Supplemental Security Income benefits were implemented to help those who are disabled, elderly or blind and do not have sufficient income and resources. Some Pennsylvania residents may worry that their home will automatically disqualify them for aid, but the Social Security Administration says that is not the case.
Pittsburgh residents who rely on Social Security or Supplemental Security Income should notice an increase in their monthly checks to the tune of 3.6 percent. This cost of living adjustment is the first for Social Security benefits since 2009. In March 2011, it was estimated that the COLA would be an increase of 1.2 percent. Due to inflation, however, that percentage has tripled.
When unemployment insurance runs out, an increasing number of Americans are turning to Social Security disability benefits for needed income. According to new studies, the number of people in the United States receiving Social Security Disability benefits has increased 47 percent since 2002, bringing the current number up to 10.6 million.
With such a long list of applicants waiting for Social Security disability benefits in Pennsylvania and throughout the country, the Social Security Administration cannot or does not always grant benefits in time to aid those most in need. Applicants sometimes die during the process and it happens often enough that there is a code for appeals that have been dismissed because the applicant is deceased. There have been more than 15,000 cases since 2005 that have been labeled with this code.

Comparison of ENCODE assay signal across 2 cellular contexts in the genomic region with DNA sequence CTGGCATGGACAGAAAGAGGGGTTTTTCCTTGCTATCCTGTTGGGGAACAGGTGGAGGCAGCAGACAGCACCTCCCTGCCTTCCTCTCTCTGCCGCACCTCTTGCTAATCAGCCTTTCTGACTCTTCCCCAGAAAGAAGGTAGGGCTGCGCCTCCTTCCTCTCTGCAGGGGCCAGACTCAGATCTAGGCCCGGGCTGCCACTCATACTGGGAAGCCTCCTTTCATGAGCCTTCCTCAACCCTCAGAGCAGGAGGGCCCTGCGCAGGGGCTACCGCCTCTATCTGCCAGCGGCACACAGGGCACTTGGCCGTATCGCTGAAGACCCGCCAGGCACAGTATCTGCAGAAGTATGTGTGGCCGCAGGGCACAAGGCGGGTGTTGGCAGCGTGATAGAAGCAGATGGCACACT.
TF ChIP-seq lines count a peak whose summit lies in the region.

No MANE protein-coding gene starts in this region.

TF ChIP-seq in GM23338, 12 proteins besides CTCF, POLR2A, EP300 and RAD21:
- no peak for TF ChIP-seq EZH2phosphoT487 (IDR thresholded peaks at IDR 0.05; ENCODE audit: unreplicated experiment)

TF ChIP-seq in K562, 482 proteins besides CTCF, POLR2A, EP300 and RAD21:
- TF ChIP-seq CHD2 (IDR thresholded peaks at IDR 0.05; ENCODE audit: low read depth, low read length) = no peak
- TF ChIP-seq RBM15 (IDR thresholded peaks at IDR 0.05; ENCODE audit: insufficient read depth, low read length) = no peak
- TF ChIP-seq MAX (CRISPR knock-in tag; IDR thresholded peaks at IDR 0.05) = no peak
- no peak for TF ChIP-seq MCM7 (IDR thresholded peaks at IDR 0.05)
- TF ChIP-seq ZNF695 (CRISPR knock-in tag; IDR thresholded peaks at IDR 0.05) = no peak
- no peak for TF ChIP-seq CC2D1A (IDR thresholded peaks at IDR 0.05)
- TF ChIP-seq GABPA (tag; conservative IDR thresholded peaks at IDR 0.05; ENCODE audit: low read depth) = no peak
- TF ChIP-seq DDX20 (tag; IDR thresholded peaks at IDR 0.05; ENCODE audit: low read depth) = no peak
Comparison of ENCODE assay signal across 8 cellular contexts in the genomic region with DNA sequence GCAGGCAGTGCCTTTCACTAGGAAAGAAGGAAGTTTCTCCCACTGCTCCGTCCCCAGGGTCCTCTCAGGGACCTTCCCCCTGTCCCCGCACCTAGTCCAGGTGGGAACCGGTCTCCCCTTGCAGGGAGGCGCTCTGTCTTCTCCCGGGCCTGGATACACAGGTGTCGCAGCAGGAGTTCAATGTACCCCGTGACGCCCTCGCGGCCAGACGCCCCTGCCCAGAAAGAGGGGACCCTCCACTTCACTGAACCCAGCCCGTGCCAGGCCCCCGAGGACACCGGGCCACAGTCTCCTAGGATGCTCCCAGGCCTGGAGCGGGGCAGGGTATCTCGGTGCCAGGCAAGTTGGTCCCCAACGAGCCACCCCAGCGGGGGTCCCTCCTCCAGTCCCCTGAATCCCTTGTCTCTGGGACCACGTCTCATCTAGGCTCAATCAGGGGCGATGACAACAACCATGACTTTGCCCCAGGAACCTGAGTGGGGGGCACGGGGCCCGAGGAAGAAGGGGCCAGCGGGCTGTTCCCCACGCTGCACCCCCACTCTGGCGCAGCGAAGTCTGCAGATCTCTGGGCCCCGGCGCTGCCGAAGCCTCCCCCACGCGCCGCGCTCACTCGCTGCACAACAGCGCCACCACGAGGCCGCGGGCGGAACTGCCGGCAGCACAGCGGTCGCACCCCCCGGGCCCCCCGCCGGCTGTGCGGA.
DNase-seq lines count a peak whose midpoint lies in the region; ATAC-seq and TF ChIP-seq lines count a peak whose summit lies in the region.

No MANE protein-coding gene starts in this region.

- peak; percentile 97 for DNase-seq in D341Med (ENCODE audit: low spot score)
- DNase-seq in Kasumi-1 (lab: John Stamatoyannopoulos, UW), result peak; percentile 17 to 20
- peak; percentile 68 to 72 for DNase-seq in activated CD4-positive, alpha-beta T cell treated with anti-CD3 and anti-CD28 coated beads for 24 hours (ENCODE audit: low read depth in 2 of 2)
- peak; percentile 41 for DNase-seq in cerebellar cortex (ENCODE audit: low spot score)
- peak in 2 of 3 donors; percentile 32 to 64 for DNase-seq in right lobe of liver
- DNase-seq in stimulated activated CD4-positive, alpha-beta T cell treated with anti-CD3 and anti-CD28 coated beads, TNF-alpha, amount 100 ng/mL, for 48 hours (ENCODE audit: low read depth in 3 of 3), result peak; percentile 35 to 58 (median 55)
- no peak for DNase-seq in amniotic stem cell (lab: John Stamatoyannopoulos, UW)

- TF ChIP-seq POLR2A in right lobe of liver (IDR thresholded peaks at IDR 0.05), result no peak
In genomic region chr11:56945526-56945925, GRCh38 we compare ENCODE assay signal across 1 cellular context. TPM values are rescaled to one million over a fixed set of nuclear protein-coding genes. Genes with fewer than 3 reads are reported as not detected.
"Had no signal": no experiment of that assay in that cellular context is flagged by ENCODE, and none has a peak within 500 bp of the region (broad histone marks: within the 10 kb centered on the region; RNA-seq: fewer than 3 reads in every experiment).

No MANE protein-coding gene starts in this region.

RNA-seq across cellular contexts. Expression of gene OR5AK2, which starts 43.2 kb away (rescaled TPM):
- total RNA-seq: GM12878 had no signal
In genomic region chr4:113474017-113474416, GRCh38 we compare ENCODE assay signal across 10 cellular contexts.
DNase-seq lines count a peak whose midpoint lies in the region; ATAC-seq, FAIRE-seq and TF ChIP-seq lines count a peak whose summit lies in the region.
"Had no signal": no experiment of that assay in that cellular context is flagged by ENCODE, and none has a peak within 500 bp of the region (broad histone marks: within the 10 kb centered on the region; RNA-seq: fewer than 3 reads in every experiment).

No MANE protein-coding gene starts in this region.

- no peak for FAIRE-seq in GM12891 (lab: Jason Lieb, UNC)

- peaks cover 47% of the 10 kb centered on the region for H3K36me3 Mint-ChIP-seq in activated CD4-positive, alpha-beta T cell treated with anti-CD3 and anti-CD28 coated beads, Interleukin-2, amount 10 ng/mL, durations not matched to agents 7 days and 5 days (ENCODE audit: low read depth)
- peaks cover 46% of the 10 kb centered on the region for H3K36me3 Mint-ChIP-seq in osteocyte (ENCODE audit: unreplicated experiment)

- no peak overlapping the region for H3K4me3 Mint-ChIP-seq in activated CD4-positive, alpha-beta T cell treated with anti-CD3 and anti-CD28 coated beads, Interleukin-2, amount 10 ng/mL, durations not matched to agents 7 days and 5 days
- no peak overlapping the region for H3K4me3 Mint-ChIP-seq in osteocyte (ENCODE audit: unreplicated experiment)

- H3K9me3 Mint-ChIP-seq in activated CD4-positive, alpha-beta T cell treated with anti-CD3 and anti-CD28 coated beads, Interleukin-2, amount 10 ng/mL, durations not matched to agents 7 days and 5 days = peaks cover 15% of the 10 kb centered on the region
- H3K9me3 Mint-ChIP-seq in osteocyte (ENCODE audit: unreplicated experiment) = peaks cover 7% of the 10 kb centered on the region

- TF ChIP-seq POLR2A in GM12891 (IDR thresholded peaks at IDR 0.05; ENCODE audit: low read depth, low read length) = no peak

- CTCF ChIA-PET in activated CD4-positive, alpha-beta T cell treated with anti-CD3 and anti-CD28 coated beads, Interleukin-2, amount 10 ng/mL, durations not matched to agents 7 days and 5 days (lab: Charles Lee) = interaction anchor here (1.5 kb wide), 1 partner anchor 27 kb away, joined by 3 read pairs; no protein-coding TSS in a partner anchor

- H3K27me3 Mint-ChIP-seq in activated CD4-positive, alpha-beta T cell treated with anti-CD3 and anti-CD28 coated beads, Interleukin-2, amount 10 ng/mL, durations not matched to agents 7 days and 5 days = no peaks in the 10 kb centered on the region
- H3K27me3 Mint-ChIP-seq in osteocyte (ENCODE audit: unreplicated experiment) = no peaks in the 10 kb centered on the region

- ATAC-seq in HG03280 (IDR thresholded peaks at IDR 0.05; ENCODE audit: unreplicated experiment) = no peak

Concerns have been raised that the Social Security Disability system is not working as it should. To address those concerns, the Social Security Administration has commissioned a review of the federal disability system by an independent entity. The Administrative Conference of the United States will perform the review and make recommendations next year.
Americans with disabilities in the Pittsburgh area and throughout the United States may have an easier time finding jobs, thanks to a new plan from the Labor Department. The plan would set a goal for companies with federal contracts to hire disabled workers, who are greatly under-represented in the workforce. The goal would be 7 percent; the rule would only apply to contractors with at least 50 employees and a minimum $50,000 government contract. About 170,000 contractors would be affected.